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11-07-2010, 06:37 AM   #1
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Indoor Basketball - what lens?

My son will be starting basketball next week in the school gym. Its elementary school so the lighting is not great.

I've shot the banquet for Soccer in the gym already and the DALs were struggling. The K-x is nice because the iso and low light performance made it work, but that was slow action at most.

With basketball I'm thinking I will need something at f2 or lower. The Rokinor 85 f1.4 has caught my attention. I'm not afraid of manual focus and 85mm would seem a good length for that venue.

I'd appreciate some thoughts from folks that have experience shooting their kids in that situation. Thanks.

11-07-2010, 07:01 AM   #2
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YMMV, but, personally, I find really fast (<F2) lenses to be a difficult solution for shooting indoor action. You have to nail the focus, and when the light is that low, it is difficult to do so. Even sub-F4, the point of focus is pretty small.

I don't know what kind of enlargements you are after, but my best shots of action in big gyms with the K-x either used flash or very high ISO. With good PP, the K-x is very capable at some pretty ridiculous ISO settings if you are all right with a gritty look. I like the gritty look more than the look of missed focus or insufficient DOF.

Last edited by GeneV; 11-07-2010 at 09:47 AM. Reason: typo
11-07-2010, 07:51 AM   #3
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Morning, Well my sons are slightly passed this stage - paying two college tuitions right now and they are not on basketball scholarships. I think that between the 85/1,4 and 50/1.4 you are going to have just about the best affordable solutions lens wise. Your Kx is obviously just very good in terms of ISO speed (with the only improvement being with the K5). The body and lens coupled together should be a pretty good combination. I would also think that the 50 may be just a touch better than the 85 because of its wider focal length, in that width wise it is able to collect a bit more of the available light. How much difference that will make if any - I do not know.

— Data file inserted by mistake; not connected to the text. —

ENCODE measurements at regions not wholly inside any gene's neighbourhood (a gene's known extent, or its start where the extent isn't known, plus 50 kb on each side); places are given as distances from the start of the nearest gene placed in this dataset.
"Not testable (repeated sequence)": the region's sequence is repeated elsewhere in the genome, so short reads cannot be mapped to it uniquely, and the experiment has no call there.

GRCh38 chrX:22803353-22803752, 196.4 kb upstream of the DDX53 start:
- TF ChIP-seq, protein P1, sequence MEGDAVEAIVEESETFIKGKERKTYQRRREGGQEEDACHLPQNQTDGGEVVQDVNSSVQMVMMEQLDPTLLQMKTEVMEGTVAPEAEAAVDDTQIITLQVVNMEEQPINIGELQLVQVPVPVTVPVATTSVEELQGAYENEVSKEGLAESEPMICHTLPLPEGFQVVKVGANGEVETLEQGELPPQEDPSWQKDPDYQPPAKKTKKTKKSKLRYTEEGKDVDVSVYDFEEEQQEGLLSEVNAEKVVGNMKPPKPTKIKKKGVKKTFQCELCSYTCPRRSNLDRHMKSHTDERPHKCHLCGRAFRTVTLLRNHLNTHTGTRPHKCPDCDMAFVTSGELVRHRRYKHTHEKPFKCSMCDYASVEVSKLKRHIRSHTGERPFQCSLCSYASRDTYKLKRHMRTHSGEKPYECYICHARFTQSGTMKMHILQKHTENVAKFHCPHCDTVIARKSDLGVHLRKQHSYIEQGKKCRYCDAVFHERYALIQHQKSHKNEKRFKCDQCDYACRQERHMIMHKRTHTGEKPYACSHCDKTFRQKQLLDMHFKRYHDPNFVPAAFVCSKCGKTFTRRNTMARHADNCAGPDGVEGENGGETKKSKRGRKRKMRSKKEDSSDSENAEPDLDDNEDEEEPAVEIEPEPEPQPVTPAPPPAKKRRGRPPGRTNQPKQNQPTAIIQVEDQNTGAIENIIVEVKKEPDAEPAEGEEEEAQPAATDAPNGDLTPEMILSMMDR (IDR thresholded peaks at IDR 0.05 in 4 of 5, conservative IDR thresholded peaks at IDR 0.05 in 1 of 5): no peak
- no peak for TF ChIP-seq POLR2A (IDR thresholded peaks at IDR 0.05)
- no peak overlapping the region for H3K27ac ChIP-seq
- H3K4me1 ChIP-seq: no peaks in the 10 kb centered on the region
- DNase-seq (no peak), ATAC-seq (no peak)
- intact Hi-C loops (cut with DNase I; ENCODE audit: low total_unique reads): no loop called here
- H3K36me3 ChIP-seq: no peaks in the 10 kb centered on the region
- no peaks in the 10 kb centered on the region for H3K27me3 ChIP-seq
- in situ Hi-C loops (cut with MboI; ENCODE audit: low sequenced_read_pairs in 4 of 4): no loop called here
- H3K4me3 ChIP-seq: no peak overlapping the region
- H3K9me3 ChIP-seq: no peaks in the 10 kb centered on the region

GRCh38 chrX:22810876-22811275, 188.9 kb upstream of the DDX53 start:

I would think that given all of that, you would still be challenged in a dark gym, and that autofocusing could be a problem - especially in terms of both speed to lock, along with just the ability to lock (possibly a lot of hunting). The Kx is better than any of the previous bodies. Given the manual 85, that would not matter much anyway.

Just thinking out-loud here, I am wondering if you set "catch in focus" and by working the manual focusing on the lens, if the camera would not catch some opportunity shots. Never tried that myself. It appears that you may need a wired shutter release or holding down the shutter to activate it.Also, for some more ideas and thoughts, take a look at Steve's Digicam forum as they have a sports shooting area. I did a search there on basketball and came up with this....
PS - Some very good noise reduction utilities may help in saving shots in post processing.


Last edited by interested_observer; 11-07-2010 at 07:56 AM.
11-07-2010, 08:08 AM   #4
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QuoteOriginally posted by GeneV Quote
YMMV, but, personally, I find really fast (<F2) lenses to be a difficult solution for shooting indoor action. You have to nail the focus, and when the light is that low, it is difficult to do so. Even sub-F4, the point of focus is pretty small.

I don't know what kind of enlargements you are after, but my best shots of action in in big gyms with the K-x either used flash or very high ISO. With good PP, the K-x is very capable at some pretty ridiculous ISO settings if you are all right with a gritty look. I like the gritty look more than the look of missed focus or insufficient DOF.
GeneV's point is a good one.

Have you tried really high iso? The results might be surprisingly good for small prints or electronic display.